3. Is it Legal to Send Cannabis Seeds to Pakistan?

Not specifically illegal, the sale of cannabis seeds is not technically prohibited; however, the law remains somewhat cloudy regarding the import and export of cannabis seeds. As such, we do not recommend sending seeds into the country. 

4. Medicinal Cannabis in Pakistan

At present, there remains no access to medical marijuana in Pakistan, however, following the decision to legalize hemp in 2020, that looks set to change. In 2021, Pakistan Minister of Science and Technology, Shibli Farazthe, confirmed that the National Assembly’s Standing Committee on Science and Technology had specifically discussed Pakistan’s potential to join the ever-growing canna rush with a national cannabis policy expected in the coming months.


Weed in pakistan: medical cannabis

In 2021, Pakistani government announced the discussion of a national cannabis policy.

Experiments on cannabis oil have already begun, and the government has now approved four sites for growing medicinal cannabis in Lahore, Karachi, and Islamabad. Given that, it has been reported that the government intends to formalize the medical industry with a legislative framework potentially being established by the end of 2022.

5. Industrial hemp in Pakistan

The Federal Government of Pakistan approved the legalization of hemp production on Tuesday, Sep 1st, 2020. Given the natural abundance of cannabis in the country, the decision was seen as something of a no-brainer for a country that could add over $ 1 billion to its annual economy in the coming years. According to a report published in 2021, the Global Industrial Hemp Market is projected to be valued at a staggering $17.24 Billion by the year 2030. Now, Pakistan is looking to take advantage of the expected boom, with several hemp plantations scheduled to open in 2022 and 2023.


Report Attribute Details
Market Size in 2021  USD 4.5 Billion
Projected Market Size in 2030 USD 17.24 Billion
CAGR Growth Rate  16.9% CAGR
Base Year  2021
Forecast Years 2030


In late 2021, a Pakistani cabinet official harvested hemp in a ceremonial event for the nation’s first legal cannabis plants under the new government program launched earlier that year. Minister for Science and Technology Shibli Faraz attended the occasion at the Pir Mehr Ali Shah Arid Agriculture University, which has been permitted to grow hemp under a license issued by the government. According to local reports, CBD will be extracted from the crop with four different varieties of hemp having been harvested.

The Minister also confirmed hemp would be used for making textiles and paper. Whether local Pakistanis will have access to medicinal cannabis products or whether they will be solely exported remains a hotly debated topic, but for now, at least, Pakistan would appear to be moving towards an era of acceptance and opportunity with respect to the cannabis plant.

6. History and Politics

Like many countries, cannabis has a deep and rich history of usage within Pakistan, with its people are known to have been cultivating and using the plant for several centuries. Referenced in sacred Hindu texts and used for both medical benefits and holy rituals, cannabis usage in Pakistan actually predates the arrival of Islam. Cannabis usage gained further popularity in Pakistan during the 1960s, with the culture of the time ensuring its prevalence would spread across the globe.

It was during this time that the now famous hashish markets in Peshawar were first established. However, despite cannabis’s subsequent prohibition in Pakistan in the 1980s, its popularity has not diminished, irrespective of its continued illegality in the 21st century. Today, Pakistani Sufis continue to use cannabis and Pakistan hash in their rituals. Described as Islamic mysticism or asceticism - Sufism is a belief and practice that helps Muslims attain nearness to Allah by way of direct personal experience of God.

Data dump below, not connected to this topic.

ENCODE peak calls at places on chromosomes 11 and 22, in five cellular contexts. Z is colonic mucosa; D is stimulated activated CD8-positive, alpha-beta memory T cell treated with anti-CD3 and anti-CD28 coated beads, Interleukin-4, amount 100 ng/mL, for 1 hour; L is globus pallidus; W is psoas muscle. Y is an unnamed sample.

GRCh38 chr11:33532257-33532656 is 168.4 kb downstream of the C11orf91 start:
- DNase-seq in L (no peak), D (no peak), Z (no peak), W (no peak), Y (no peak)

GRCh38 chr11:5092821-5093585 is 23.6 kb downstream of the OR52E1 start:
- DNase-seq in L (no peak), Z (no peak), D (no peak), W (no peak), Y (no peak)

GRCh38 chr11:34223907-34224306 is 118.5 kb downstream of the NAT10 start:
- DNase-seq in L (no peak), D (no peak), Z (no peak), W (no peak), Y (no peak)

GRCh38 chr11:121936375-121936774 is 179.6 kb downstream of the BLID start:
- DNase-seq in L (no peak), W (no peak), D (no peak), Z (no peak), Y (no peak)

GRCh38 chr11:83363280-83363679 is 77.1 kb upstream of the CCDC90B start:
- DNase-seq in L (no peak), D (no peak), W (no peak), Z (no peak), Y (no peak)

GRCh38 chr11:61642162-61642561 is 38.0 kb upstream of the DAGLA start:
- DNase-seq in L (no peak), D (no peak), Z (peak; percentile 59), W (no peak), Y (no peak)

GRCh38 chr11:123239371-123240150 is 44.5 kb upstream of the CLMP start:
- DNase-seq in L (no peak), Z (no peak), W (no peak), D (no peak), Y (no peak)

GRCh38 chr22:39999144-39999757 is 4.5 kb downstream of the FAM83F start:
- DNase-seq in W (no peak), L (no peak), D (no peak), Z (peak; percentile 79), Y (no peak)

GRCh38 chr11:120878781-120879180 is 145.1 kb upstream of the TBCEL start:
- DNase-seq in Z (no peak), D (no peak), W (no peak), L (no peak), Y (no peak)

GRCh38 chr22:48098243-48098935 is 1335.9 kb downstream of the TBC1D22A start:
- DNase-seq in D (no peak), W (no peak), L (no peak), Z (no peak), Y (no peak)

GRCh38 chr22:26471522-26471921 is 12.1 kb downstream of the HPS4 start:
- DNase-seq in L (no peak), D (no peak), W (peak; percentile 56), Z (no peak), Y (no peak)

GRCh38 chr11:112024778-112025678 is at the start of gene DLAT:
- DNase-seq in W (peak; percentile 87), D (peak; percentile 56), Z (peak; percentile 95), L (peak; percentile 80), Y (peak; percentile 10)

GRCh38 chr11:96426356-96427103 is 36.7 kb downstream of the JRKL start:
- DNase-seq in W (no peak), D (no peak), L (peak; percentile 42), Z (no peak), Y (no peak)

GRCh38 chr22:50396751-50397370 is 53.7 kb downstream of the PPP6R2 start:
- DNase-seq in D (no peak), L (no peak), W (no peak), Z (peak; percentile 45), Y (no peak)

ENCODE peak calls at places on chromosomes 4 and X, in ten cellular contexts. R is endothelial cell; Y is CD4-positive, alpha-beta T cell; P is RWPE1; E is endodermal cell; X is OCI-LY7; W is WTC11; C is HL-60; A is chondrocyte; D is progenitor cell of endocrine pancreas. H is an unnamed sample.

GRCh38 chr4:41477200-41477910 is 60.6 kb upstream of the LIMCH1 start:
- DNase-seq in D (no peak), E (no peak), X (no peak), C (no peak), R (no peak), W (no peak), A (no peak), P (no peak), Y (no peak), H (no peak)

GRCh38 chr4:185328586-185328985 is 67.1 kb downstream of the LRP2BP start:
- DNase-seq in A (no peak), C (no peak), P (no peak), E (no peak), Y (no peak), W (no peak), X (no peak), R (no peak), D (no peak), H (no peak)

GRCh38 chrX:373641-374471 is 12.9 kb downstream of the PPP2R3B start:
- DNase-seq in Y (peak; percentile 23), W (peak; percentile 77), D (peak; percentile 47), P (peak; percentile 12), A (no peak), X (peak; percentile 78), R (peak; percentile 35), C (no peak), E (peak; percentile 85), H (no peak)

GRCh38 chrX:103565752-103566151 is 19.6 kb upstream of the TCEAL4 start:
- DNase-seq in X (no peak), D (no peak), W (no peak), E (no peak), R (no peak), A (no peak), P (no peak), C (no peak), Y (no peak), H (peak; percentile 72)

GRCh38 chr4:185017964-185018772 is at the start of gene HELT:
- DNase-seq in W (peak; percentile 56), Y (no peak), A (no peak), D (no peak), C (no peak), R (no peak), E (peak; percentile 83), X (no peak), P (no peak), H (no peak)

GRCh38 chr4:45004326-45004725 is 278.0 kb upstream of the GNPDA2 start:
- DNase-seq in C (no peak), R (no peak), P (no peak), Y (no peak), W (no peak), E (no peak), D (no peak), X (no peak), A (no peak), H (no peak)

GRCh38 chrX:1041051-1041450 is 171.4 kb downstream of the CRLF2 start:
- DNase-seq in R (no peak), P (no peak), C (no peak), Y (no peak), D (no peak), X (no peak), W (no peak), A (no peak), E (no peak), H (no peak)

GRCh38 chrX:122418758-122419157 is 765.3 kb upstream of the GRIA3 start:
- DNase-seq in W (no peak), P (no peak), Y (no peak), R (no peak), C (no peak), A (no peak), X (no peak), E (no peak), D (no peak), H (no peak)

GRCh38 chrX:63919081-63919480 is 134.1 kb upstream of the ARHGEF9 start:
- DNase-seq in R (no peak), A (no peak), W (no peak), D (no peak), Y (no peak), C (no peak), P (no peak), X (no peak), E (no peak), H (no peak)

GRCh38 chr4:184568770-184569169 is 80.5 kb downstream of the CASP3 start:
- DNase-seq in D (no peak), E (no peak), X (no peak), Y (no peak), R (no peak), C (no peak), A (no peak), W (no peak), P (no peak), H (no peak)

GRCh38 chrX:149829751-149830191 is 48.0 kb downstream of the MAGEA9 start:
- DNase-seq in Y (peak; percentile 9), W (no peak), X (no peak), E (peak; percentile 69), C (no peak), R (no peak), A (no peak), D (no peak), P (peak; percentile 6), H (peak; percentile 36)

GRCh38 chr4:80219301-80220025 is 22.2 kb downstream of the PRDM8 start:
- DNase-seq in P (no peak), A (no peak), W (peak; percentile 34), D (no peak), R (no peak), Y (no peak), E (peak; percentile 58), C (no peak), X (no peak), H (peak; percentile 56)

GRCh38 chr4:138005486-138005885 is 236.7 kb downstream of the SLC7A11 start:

Cannabis has undoubtedly become a significant talking point in Pakistani politics in recent years following the legalization of industrial hemp in 2020. Having first banned cannabis in the 1980s, Pakistan has generally adopted a largely anti-cannabis approach. Both politicians and a proportion of the population believe that using the plant is against Muslim teachings. However, Pakistan is a country of divided politics, opinions, and religions.



Weed in pakistan: politics

Unfortunately, Pakistan has adopted a largely anti-cannabis approach.

As such, the issue of cannabis is similarly divisive. Indeed, the Sufis and Hindus are among Pakistan’s religious communities who use Pakistani weed for “spiritual enlightenment”. However, because of its historical use in these religions, the police usually turn a blind eye. Recreational use is also fairly typical in large swathes of the country, with the plant being such a prominent part of the country’s history. With the subsequent legalization of the plant for hemp cultivation and medical cannabis production, Pakistan would appear to be on the path to full legality in the coming years.

7. Helpful Hints

A remarkable country with a deep history of cannabis use both medicinally and for religious ceremonies, cannabis does not carry the same stigmas in Pakistan that it does in many other countries. With the plant growing wildly throughout the country, it certainly makes sense for the Pakistan Government to adopt a more progressive attitude toward cannabis. For those traveling to Pakistain, cannabis may be readily available in certain areas; however, the application of the law is not even-handed.

As such, we always recommend exerting caution when consuming cannabis in countries where it has not yet been legalized for recreational use. Northern Areas are more receptive to cannabis consumers, yet if you are unfamiliar with your surroundings, smoking some of the local herb is perhaps ill-advised, with Pakistani police known to be somewhat inconsistent in who they consider worthy of arrest for cannabis use.

Western tourists are probably high on their list of potential “law-breakers”, and a Pakistani jail is probably not high on most visitors' sightseeing hitlist. If you want to find out more about cannabis laws from all across the globe, check out our in-depth Fast Buds blog section, where you’ll find all the latest cannabis news, grow tips, and so much more.